WOODBINE — Through the Carroll County Habitat for Humanity, the lifework of a man devoted to helping the homeless will continue after his death.
George H. "Jake" Jacobs, founder of the county chapter of the national non-profit housing ministry, helped insulate and add siding at the group's first renovation project in Eldersburg.
When he became too ill to work, the 68-year-old retired plumbing contractor still came to the site on Walnut Avenue, advising other volunteers until the job was completed May 1.
The group's efforts made sure the elderly resident, who could no longer maintain the place she had called home for 40 years, had a place to live.
She wrote to Jacobs and his wife, Marie, thanking them and saying she felt like she was living in a brand new house.
The letter was just one of the many elements that helped brighten the last few months of Jacobs' life.
He died of cancer Saturday at his home here, a little more than two months after doctors had diagnosed the illness.
"Since my husband became ill, there wasn't a day that went by that someone didn't stop in to visit with us," said Marie. "They brought food, medicines and always called to see what we needed."
The Jacobs' pastor at South Carroll Full Gospel Church called Jake a devout Christian who put his principles into action.
Jacobs had a strong desire to help the homeless, said his wife. He called the shortage of affordable housing a "creeping catastrophe" and began the organization here to provide housing for the needy.
"Homelessness destroys a family," he said in a January 1990 interview. "As a house crumbles, it brings despondency to the mother and father -- a sadness because they can't do better for themselves and their children. Human beings shouldn't have to live in fear of losing their homes."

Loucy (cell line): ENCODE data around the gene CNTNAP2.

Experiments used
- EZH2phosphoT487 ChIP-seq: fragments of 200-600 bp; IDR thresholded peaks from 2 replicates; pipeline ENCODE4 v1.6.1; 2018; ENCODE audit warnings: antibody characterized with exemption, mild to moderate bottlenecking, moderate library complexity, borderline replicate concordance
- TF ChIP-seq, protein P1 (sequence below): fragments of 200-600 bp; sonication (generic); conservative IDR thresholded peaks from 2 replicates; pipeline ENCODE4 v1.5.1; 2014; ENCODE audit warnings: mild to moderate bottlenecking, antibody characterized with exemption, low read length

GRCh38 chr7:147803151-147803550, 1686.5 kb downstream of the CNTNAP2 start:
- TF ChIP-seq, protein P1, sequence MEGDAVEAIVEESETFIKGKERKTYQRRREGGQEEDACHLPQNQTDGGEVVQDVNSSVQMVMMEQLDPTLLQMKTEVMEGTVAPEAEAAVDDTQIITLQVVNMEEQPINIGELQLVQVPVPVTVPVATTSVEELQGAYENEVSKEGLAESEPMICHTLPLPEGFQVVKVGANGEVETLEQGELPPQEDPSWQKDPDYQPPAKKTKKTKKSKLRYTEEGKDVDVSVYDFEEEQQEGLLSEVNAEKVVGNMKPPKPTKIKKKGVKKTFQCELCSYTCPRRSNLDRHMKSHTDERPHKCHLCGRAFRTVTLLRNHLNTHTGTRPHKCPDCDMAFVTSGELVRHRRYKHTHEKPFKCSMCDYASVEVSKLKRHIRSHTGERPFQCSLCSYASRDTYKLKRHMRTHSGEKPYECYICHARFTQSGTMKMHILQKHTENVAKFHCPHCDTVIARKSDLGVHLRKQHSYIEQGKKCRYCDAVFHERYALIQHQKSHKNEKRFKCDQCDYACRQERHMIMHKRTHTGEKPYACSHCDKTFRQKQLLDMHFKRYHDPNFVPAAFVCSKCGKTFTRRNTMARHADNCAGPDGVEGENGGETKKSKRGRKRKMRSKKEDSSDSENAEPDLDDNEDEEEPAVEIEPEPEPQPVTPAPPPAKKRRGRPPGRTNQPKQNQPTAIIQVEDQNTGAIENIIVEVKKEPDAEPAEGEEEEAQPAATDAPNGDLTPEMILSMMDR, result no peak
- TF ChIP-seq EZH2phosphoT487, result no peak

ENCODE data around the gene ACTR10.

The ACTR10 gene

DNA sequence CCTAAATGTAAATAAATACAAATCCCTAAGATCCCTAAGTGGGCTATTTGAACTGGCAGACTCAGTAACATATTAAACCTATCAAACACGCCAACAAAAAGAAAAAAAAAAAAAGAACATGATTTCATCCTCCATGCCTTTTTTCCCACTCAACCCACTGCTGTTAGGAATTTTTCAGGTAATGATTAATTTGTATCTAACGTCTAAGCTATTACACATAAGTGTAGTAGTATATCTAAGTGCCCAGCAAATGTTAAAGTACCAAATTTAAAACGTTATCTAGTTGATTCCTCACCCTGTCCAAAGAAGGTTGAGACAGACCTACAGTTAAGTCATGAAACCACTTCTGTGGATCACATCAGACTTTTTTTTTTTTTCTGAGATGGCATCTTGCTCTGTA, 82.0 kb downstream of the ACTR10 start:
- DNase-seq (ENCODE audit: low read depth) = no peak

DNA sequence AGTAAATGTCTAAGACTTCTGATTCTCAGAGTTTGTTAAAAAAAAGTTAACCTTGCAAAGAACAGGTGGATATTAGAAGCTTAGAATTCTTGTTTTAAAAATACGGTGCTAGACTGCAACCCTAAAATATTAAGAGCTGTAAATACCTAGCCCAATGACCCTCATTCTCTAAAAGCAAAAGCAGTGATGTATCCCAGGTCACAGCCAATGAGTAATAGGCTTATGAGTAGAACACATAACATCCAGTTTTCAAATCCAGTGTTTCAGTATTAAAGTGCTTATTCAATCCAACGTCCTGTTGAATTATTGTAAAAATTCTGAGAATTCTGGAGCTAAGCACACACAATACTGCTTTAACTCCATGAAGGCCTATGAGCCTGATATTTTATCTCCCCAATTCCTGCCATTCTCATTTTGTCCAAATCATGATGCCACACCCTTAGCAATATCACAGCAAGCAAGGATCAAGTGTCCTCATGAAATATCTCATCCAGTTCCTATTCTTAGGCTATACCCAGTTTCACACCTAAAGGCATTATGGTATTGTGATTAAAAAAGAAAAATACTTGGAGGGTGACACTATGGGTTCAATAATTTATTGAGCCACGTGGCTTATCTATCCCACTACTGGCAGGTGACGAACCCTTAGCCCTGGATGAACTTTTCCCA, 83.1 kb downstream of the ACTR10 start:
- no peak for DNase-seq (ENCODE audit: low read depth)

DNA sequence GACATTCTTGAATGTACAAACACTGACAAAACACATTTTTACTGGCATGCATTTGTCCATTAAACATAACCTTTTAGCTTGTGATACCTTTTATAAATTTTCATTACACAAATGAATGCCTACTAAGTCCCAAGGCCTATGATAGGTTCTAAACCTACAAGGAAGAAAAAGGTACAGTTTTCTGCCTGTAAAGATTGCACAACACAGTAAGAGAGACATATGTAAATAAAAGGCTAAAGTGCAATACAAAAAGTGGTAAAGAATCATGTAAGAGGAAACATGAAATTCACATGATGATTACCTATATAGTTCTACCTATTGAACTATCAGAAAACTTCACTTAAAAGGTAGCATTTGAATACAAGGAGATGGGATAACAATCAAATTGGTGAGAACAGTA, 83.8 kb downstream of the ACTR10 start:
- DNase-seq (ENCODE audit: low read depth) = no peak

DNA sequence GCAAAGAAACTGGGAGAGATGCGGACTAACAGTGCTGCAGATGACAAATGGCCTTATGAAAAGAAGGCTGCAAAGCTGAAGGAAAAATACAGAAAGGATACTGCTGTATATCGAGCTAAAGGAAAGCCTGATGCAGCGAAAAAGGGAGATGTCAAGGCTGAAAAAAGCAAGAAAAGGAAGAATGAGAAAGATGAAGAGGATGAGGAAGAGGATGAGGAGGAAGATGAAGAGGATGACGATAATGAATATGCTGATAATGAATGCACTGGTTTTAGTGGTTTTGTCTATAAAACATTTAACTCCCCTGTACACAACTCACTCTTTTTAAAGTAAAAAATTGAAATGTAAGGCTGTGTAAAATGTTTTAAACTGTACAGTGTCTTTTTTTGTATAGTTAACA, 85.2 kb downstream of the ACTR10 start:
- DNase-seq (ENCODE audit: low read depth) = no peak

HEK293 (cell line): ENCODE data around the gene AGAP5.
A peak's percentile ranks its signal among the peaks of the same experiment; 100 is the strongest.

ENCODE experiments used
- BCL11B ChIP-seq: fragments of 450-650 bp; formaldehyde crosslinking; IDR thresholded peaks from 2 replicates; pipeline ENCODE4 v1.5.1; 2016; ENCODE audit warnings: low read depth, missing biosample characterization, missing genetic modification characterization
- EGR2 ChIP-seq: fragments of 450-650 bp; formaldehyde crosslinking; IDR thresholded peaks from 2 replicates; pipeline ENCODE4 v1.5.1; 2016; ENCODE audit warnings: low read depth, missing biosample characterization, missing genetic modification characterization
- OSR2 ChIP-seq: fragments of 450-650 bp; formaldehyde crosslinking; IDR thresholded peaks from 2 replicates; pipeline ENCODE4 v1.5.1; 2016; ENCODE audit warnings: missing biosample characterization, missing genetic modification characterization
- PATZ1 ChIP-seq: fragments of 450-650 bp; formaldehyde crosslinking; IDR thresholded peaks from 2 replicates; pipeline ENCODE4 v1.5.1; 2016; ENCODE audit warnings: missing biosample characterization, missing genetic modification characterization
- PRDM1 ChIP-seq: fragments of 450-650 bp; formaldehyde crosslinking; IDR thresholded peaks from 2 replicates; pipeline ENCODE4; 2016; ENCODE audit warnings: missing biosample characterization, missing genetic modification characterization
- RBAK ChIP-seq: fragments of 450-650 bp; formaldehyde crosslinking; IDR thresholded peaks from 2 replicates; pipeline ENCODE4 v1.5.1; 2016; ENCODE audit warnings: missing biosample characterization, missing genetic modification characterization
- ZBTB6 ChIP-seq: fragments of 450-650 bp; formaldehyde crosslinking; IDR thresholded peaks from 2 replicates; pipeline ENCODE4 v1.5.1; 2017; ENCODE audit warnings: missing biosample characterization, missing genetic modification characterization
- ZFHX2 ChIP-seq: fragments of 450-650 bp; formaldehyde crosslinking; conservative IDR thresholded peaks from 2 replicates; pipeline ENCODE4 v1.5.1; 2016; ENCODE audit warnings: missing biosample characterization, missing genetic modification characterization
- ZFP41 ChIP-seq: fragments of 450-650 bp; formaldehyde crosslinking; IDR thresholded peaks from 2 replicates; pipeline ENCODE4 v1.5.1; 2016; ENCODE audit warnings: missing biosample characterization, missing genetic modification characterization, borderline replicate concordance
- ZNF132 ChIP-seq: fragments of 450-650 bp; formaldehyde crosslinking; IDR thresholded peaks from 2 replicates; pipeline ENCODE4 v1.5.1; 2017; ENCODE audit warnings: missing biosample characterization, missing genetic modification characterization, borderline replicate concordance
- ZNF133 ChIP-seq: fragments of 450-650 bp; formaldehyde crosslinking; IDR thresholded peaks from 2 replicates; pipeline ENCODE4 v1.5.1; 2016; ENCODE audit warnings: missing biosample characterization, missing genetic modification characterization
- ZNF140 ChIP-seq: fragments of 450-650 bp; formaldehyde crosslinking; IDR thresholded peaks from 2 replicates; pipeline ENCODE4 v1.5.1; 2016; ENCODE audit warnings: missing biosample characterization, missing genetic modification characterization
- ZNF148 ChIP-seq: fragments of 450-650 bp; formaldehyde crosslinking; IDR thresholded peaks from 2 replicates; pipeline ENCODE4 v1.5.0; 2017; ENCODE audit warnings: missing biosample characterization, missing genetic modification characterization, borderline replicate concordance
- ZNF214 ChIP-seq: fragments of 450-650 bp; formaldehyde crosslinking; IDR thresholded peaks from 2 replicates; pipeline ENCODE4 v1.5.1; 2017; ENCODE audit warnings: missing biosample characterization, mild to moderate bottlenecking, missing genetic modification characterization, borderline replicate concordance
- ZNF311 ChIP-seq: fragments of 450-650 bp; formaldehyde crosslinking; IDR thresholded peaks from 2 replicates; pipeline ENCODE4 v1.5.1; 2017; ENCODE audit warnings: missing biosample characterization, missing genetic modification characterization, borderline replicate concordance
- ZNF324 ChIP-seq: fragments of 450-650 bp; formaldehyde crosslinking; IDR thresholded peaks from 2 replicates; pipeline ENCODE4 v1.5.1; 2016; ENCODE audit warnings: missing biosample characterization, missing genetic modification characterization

Marie Jacobs and the other volunteers her husband had recruited for the project said they will continue the project.
Chuck Moranville, 65, who worked with Jacobs on the Eldersburg home, said when he saw a story in the newspaper about Jacobs, he offered his help. Moranville called Jacobs a man of strong faith with a true desire to help others.
"Jacobs made a worthwhile contribution to the community and we intend to continue with theeffort," he said. "We have already planned to meet with our search committee to set future projects."
Marie added that most of the couple's six children and 11 grandchildren also are involved in helping to provide shelter for the homeless.
"They all saw the joy and blessing Jake received from helping others and wanted to participate," she said.